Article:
Assignment 1 - 2014

From Separation Processes: 4M3
Jump to navigation Jump to search
Due date(s): 17 September 2014 (at class)
Nuvola mimetypes pdf.png (PDF) Assignment questions
Nuvola mimetypes pdf.png (PDF) Solutions - thanks Kushlani

<rst> <rst-options: 'toc' = False/> <rst-options: 'reset-figures' = False/>

Assignment objectives


.. |micron| replace:: :math:`\mu \text{m}`

Separation Processes can be viewed from a number of perspectives: what is the mechanism being used to separate? what phases are being separated from each other; and separating agents are being added to the system?

Let's take a look at these, as well as get into details about the first topic covered so far: sedimentation.

.. question:: :grading: 10

#. Identify the mechanism (principle of separation) by which the components are being separated in the following instances. For example, when concentrating orange juice in an evaporator, we are exploiting the difference in *volatility* between water, and the complex aqueous compounds that make up the juice.

*Unit operations to consider*:

* Ion exchange * Brewing coffee in hot water (focus on the brewing step, not the separation of coffee grounds from the brew) * Flash drum * Hemodialysis * Venturi scrubber

#. Also identify the separating agent in each case, and state whether it is an MSA or ESA.

.. answer:: :fullinclude: no

* Crystallization uses * Adsorption: * Steeping (brewing) tea exploits the different solubilities of the materials. The solvent, water, is the MSA. * MEA CO2

.. question:: :grading: 5

Give actual example(s) of where the following mechanism (principle of separation) could be used to split components from a given feed stream. State the name of a unit operation that exploits this mechanism to cause the separation. *For example*, the first answer could be "a sequence of sieves".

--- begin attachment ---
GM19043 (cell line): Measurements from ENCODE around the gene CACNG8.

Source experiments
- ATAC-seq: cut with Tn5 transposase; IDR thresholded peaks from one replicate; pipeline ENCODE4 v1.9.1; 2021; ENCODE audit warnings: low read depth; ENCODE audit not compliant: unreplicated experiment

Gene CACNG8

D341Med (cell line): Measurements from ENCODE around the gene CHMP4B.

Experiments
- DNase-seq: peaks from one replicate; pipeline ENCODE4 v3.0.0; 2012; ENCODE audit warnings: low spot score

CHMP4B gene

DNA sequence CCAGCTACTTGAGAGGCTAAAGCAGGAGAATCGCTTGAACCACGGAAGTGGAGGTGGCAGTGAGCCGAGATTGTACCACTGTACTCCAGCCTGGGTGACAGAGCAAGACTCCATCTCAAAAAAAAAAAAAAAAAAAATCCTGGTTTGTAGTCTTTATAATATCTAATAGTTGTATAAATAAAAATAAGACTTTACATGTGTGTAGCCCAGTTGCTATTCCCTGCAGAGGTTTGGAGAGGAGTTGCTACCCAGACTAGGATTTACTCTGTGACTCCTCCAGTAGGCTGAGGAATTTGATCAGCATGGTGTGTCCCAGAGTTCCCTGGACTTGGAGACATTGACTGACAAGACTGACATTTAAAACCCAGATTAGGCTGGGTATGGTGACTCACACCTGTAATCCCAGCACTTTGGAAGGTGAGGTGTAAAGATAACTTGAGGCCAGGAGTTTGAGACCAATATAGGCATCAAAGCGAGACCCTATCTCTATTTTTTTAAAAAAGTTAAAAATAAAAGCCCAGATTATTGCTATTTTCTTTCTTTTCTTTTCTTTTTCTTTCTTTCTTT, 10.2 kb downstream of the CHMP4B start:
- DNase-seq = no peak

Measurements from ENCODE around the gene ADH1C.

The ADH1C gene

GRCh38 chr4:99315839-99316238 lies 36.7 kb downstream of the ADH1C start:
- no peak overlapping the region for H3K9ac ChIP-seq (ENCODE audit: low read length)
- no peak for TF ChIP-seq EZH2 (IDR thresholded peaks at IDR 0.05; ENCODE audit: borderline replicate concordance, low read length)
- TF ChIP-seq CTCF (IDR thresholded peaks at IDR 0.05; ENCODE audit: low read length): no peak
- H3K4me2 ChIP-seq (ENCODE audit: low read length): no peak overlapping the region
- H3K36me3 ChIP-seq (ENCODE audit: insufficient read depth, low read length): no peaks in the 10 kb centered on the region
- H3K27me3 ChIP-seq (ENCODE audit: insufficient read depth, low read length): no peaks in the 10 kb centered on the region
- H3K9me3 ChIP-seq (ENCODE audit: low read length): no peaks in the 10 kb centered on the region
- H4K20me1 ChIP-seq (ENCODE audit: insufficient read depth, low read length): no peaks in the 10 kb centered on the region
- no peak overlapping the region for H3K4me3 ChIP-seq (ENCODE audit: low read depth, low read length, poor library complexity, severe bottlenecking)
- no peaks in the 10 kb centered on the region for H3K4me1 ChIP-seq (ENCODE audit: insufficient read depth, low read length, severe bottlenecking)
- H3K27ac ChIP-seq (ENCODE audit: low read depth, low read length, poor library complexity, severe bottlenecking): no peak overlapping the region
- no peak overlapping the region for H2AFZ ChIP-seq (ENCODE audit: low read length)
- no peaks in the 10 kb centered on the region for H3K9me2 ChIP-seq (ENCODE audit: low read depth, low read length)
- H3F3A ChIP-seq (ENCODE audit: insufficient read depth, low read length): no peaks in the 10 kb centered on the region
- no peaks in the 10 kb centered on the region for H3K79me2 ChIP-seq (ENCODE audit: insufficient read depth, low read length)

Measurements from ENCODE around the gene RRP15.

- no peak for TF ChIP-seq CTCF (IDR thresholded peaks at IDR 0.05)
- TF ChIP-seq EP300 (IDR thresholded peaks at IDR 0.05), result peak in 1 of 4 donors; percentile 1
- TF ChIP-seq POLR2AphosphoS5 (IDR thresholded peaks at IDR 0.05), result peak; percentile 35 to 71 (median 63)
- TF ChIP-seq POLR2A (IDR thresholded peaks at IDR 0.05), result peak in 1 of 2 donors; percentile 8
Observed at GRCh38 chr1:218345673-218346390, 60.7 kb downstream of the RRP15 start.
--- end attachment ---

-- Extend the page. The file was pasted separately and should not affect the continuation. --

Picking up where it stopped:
* Difference in particle sizes * Difference in molecule sizes (not particle size) * Difference in liquid densities * Difference in particle's surface charge * Difference in relative solubility * Difference in relative volatility

.. answer:: :fullinclude: no

* Density differences are used during centrifugation. For example a wastewater stream with solids and liquids could be separated into an outlet stream of water and another of solids/cake in a centrifuge.

* Particle size differences are used during size exclusion chromatography. A mixture of proteins and excipients can be separated into a purified protein stream and a mostly excipient stream.

* Solubility differences could be used in a supercritical fluid extractor, using liquid carbon dioxide. The coffee bean feed is separated into a stream containing decaffinated beans, and the supercritical stream contains the dissolved caffeine, which is then recovered and separated further.

* Mobility differences are exploited in gel electrophoresis. A feed of mixed proteins is separated into purer protein outlet streams.

* Particle's surface charge differences are used in electrostatic precipitation. For example an air-dust feed stream can be cleaned to an air stream and a concentrated dust stream.